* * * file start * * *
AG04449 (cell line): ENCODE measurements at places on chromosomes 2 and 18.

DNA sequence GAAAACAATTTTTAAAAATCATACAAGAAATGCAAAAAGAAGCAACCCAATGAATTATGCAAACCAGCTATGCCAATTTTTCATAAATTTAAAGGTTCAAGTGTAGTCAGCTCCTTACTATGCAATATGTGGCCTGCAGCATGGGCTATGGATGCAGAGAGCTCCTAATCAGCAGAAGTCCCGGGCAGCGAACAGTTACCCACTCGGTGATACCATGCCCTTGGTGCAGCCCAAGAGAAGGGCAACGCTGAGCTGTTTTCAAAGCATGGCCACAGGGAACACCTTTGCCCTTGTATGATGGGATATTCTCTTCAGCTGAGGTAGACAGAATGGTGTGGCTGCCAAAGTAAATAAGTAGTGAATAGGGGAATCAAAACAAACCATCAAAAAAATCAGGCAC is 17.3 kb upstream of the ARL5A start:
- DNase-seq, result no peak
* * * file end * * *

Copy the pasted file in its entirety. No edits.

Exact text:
AG04449 (cell line): ENCODE measurements at places on chromosomes 2 and 18.

DNA sequence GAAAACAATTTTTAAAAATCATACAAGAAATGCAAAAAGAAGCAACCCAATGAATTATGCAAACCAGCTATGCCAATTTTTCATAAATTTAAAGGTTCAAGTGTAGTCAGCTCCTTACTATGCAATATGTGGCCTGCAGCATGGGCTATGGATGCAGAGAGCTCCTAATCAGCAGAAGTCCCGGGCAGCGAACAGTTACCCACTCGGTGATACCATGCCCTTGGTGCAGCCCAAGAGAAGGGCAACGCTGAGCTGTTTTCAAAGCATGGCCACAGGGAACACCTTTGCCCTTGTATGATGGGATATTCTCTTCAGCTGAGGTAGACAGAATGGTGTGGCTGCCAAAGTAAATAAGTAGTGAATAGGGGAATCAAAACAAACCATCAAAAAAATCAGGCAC is 17.3 kb upstream of the ARL5A start:
- DNase-seq, result no peak